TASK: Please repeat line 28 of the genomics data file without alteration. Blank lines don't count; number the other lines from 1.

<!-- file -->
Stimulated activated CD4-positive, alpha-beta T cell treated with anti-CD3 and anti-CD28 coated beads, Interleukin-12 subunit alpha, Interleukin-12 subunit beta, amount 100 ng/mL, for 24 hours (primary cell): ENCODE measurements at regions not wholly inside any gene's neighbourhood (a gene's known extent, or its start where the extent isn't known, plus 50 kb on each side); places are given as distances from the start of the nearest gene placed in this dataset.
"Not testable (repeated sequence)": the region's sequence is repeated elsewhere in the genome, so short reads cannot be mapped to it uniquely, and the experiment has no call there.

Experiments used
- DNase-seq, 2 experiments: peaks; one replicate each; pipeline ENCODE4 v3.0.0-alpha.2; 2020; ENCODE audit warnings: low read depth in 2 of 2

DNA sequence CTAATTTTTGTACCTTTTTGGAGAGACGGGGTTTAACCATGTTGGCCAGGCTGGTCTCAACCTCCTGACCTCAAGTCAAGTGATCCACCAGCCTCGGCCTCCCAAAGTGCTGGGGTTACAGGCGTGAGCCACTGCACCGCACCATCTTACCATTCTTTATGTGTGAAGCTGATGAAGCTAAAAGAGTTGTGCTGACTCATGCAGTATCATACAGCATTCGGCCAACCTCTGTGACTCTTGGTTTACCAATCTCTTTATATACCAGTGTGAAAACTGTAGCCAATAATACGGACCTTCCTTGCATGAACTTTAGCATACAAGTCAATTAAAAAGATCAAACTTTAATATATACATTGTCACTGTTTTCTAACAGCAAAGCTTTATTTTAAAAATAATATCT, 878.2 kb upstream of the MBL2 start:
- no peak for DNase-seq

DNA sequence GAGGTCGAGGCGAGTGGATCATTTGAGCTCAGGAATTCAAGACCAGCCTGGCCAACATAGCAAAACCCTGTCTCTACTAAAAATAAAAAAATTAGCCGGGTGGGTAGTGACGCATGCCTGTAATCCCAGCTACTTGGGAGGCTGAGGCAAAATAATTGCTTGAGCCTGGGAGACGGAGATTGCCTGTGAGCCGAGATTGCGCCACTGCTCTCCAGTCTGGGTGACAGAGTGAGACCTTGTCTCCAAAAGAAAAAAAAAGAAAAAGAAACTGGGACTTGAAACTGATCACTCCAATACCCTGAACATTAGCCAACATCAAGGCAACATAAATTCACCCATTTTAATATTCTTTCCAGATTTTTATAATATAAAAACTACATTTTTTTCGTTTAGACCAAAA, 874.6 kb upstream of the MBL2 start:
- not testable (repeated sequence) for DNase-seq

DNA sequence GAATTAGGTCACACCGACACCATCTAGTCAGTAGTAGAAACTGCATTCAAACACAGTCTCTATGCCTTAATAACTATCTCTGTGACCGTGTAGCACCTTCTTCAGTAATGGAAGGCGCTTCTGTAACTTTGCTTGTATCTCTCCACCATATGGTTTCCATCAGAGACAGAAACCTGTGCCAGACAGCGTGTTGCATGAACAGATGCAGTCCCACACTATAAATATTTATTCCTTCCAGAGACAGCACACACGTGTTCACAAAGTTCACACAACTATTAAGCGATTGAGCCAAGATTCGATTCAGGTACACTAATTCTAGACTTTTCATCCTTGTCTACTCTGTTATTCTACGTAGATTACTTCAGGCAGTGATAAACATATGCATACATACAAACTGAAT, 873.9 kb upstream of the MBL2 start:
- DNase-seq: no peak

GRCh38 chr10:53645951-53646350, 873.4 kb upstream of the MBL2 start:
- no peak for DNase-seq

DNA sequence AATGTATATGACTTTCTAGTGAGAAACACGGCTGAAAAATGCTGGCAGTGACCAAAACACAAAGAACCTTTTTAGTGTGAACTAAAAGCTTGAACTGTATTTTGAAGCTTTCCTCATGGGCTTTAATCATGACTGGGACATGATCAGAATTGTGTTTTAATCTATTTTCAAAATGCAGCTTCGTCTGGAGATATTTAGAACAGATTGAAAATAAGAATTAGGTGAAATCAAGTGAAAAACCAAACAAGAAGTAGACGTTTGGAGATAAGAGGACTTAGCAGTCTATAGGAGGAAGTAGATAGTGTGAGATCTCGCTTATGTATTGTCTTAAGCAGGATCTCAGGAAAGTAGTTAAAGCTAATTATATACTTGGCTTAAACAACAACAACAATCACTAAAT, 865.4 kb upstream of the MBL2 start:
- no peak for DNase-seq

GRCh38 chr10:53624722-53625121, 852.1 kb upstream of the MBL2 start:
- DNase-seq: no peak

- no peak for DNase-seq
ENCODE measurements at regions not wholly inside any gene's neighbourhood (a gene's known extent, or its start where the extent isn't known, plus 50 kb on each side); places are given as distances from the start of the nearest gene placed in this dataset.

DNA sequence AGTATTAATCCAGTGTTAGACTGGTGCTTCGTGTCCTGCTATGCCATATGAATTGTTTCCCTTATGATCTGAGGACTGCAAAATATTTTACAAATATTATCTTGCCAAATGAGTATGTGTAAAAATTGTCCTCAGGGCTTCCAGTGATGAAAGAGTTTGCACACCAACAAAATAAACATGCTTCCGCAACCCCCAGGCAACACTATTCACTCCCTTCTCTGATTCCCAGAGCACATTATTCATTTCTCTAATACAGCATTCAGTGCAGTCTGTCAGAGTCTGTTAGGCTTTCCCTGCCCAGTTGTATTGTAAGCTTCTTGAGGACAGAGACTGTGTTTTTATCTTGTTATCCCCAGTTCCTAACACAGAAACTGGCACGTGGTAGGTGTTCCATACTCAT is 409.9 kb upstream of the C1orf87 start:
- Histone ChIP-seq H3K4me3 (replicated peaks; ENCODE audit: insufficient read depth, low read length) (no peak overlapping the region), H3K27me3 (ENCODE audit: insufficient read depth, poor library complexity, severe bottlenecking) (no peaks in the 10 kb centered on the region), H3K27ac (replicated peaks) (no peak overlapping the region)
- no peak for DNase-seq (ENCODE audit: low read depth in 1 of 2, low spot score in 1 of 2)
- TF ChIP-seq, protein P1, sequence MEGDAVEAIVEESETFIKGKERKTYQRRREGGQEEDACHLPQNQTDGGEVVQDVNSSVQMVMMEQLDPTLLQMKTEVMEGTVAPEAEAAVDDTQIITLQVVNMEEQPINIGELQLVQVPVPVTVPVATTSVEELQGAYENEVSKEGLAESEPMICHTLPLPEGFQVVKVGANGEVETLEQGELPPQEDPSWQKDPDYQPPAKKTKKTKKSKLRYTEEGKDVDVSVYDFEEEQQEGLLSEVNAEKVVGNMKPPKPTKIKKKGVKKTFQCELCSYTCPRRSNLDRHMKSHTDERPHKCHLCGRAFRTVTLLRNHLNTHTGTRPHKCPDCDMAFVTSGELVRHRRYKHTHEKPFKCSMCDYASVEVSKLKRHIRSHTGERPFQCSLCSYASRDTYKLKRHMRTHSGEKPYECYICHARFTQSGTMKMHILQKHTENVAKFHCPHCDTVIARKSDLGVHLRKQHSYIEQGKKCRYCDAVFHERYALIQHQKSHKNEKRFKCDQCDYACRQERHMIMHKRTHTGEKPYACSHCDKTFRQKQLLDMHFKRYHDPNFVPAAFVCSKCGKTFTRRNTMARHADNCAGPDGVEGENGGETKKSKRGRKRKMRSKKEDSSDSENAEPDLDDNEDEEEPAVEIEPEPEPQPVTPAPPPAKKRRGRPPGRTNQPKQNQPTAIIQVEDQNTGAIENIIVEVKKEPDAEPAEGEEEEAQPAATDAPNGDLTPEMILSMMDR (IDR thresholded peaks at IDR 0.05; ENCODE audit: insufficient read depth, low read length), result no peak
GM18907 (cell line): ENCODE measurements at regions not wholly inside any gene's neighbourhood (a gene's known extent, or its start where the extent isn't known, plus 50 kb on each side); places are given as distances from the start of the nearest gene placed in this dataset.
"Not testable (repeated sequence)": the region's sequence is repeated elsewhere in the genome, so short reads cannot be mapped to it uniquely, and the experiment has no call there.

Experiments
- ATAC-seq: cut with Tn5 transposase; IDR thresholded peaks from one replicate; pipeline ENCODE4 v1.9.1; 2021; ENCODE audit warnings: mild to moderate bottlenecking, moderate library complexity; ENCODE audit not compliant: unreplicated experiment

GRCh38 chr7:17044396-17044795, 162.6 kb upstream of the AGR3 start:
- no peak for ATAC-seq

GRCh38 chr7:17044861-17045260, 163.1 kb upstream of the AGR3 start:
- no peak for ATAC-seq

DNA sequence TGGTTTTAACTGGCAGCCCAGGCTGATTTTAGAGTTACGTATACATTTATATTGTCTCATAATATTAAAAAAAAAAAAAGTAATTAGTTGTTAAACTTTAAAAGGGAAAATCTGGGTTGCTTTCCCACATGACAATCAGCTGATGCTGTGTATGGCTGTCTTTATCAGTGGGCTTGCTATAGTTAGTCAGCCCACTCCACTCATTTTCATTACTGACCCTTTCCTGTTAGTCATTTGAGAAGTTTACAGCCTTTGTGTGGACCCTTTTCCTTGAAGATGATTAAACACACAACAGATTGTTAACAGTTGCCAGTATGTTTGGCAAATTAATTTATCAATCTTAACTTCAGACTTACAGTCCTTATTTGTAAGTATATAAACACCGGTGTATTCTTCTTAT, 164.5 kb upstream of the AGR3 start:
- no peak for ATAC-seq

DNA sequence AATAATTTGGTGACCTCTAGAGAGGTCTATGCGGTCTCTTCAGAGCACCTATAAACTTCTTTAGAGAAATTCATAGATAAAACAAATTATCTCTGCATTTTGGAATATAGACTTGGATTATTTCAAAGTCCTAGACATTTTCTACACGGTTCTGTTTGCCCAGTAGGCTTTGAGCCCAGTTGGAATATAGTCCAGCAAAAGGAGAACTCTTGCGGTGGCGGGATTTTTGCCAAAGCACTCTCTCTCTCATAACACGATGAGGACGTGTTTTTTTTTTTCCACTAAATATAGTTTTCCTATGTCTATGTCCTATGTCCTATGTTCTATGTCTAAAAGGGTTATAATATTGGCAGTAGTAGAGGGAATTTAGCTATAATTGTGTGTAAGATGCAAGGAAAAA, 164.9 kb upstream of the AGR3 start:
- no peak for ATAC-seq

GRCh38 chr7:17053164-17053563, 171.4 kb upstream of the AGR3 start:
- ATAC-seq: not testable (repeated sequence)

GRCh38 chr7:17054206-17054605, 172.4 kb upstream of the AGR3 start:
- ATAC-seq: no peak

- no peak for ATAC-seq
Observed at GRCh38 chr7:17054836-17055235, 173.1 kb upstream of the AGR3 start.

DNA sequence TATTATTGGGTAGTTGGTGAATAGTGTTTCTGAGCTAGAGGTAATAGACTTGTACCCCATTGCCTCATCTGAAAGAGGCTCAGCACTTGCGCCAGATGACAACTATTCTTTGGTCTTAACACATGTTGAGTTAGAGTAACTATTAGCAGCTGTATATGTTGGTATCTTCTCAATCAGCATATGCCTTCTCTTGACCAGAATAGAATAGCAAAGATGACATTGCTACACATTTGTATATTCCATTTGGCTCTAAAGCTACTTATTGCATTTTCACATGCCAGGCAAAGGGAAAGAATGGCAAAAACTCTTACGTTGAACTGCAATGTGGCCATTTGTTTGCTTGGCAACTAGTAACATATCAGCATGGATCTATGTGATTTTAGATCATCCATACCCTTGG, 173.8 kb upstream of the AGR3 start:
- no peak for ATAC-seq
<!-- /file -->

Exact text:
- no peak for ATAC-seq